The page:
hockey strong

No Belt, No Straps

When we work with athletes we don't use weight lifting belts, nor straps. Like everything, there's a time and place for both, although, we have reasoning for not employing these for our athletes. If you use belts and straps-hear our reasoning out and try avoiding them for a few lifts.


Belts are often used by elite olympic lifters, powerlifters and bodybuilders. There focus is to help maintain compression through the abdominal area (stomach) and to help prevent injury when working with heavy loads (usually 85+% maximal weight) by taking some of the force off of the body. We choose not to use them for our athletes and here's why...

  1. Foundational strength - most of our athletes are building their base of strength, using a belt could hinder their natural growth.
  2. True numbers - a belt might enable an athlete add more weight than their body is ready for, this will then lead to misinterpreted 1, 3, 5, + rep loads.
  3. Back/core growth/strength - the back/core need to have a base of strength before anyone should be worried about finding their maximal weight. By not using belts your back and core will learn to support weight on their own (and grow faster).
  4. Non-transferable - in most athletics it's not realistic that there will be a compressional force on the abdomen when performing, using a belt in the weight room could take away from lifting/performance carry over.
  5. Risk/Benefit - when pursuing true 1 rep maxes there is always a risk of injury, most athletes don't need to find TRUE 1 rep maxes. Their max without a belt should be the max used to assess other reps. 

Belts have their time and place, for most athletes they're unneeded-it's a safer/better bet to build strength without them, especially in younger athletes. In regards to straps there is a littleuse for them in our gym, but we have a strong case as to why we don't employ them in 99% of cases.

  1. Grip strength - grip is a limiting factor, meaning you can only handle a weight your grip can handle. Always strapping up to make a lift will hinder grip strength and improvement, which a hockey player needs.
  2. Forearm/hand growth - constantly strapping up will take away from natural growth of the forearm/hand musculature. When you're constantly holding a stick and having others test your strength on the puck you need a strong grip.
  3. True numbers - not using straps will help keep you true to what needs work, this usually being grip!

When building a solid base of strength you'll benefit more by avoiding the constant use of belts and straps. The back and core need to be strong, especially in hockey-you'll have better gains by not relying on a belt. Vice versa a hockey player needs a good grip, straps can hinder the growth and strength of a grip.

6 Movements to Build a Monster Grip

Grip strength is one of the most important components in all areas of sports. Whether it be staying strong on the puck, handling a baseball bat, squeezing a ball or wrapping up a tackle—all of these require a strong grip. Younger and older athletes both can benefit from strengthening their grip, younger will build a base and older will build from what they’ve already developed (which might illuminate weak areas).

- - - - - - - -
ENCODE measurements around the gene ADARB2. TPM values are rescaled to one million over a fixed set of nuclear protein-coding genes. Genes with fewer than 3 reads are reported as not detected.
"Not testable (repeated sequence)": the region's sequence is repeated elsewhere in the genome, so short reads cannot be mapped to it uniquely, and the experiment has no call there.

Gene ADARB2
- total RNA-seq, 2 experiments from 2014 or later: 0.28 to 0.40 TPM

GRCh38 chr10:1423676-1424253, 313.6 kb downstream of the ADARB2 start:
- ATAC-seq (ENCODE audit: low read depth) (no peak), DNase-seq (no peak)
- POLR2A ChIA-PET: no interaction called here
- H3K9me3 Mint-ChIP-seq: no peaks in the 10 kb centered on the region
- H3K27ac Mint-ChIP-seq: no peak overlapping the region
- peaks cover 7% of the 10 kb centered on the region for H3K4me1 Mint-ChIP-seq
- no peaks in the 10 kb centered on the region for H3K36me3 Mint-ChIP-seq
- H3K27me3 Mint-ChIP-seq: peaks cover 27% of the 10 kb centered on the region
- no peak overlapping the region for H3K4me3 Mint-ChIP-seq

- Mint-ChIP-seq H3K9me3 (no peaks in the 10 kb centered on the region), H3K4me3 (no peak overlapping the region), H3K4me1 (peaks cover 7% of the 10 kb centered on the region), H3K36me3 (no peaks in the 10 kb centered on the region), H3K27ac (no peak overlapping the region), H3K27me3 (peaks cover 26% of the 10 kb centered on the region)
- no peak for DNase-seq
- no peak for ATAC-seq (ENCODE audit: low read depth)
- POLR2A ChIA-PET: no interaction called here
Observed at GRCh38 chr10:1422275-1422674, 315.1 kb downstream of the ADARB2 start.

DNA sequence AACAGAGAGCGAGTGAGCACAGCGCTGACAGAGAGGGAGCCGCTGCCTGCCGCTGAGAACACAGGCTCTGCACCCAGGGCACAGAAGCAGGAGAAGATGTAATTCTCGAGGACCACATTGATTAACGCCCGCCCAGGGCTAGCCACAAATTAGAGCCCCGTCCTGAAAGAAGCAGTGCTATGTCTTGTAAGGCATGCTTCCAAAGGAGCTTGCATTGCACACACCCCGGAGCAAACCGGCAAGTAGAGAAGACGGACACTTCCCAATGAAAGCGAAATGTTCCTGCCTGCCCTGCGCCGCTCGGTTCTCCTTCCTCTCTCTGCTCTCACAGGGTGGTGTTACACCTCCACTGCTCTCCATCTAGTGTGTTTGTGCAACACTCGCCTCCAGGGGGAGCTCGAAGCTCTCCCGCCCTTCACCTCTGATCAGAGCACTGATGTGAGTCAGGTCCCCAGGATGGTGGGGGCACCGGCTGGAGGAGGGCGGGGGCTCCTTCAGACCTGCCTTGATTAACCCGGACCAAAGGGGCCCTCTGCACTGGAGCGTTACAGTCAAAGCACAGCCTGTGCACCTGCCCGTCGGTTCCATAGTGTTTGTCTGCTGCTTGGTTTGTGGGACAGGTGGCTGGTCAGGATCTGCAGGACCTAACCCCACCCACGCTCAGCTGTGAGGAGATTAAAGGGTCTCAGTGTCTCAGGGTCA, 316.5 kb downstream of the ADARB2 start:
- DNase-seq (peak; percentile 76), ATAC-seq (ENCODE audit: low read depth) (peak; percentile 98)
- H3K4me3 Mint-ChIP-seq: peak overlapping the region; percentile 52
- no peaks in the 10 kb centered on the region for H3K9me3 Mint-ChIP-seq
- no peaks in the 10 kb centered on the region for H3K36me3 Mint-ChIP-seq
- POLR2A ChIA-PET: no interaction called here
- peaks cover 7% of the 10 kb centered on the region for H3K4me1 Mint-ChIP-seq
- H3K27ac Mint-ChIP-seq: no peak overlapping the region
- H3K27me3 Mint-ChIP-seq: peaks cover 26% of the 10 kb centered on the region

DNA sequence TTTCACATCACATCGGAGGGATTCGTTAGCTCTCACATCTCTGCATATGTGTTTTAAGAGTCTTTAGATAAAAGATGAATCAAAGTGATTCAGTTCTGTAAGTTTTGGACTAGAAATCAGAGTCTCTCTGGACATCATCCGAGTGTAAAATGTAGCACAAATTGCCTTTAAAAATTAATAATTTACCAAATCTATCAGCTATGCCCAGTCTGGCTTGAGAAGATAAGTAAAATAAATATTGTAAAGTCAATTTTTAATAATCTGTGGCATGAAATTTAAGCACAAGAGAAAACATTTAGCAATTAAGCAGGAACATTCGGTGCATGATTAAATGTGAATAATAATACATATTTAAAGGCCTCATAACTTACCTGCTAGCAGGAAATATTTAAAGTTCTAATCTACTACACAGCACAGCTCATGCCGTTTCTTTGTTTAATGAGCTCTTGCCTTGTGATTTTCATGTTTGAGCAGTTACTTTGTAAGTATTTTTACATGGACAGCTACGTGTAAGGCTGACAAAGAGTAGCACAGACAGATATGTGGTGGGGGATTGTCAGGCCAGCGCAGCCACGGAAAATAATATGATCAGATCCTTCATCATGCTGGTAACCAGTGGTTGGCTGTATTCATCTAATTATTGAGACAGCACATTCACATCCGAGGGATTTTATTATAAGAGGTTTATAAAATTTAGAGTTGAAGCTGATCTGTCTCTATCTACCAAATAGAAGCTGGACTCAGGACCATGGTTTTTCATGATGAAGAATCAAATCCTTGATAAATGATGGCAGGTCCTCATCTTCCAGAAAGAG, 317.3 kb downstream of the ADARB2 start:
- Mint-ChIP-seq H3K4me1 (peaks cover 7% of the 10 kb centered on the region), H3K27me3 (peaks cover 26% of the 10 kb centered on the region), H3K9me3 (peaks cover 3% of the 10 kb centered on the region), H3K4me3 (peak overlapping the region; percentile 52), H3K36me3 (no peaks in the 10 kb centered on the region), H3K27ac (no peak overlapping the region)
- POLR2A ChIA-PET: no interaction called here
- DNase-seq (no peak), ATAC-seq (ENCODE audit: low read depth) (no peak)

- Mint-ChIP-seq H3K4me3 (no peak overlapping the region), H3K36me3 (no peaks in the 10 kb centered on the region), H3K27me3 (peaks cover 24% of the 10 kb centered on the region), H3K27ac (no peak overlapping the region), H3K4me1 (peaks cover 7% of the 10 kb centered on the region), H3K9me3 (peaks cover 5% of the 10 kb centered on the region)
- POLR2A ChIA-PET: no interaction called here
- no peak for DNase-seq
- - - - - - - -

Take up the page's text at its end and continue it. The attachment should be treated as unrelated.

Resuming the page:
Grip is one of the limiting factors when it comes to lifting and performing. A limiting factor is something that will physically stop you from progress, even though other factors might have the ability to progress. In translation, you have an extremely strong back that will allow for a heavy deadlift, although your grip strength is lacking and you can’t hold the weight you’re trying to lift. While your back is willing and capable, you physically can’t because of your lack of grip strength. This is why it’s key to build your grip, your body can only progress if every part of it is in sync working together. 

“What about using straps?”

Strap .jpg

 While these are great for handling heavy weight, straps often play a role as a crutch to an athlete. While there are exceptions to using straps, avoid them when performing normal lifts, they shouldn’t be a go-to. 

What we’ve done at Institute 3E is observe over the course of the years what exercises and movements build the best grips. These are movements we practice with our athletes and movements that will allow for growth at any age or athleticism.  

1. Rope Climbs. 

Why? Rope climbing is great because it requires a pulling movement, stabilization and coordination. Not only does climbing a rope require the strength to hold your body weight, but it requires a strong grip to stabilize on a moving object. 

How? If rope climbing is out of the equation for you and you simply can’t perform the movement, perform rope holds. Work on holding your body weight up with a set count, for example holding your body up for a 30 second increment—work your way up until you’re able to climb. 

Rope Grip Close up.jpg
Rope Climb.jpg

Remember. When climbing the rope try to work your way up to climbing without legs, this is a true feat of upper body and grip strength. Also, when climbing use your feet as a tool not a crutch, the use of feet shouldn’t be the only reason you can climb. Lastly, don’t slide down the rope when at the top, this not only will burn your hands, but half of the battle is continuing the climb on the eccentric (down phase) part of the climb.  

  1. Peg Board.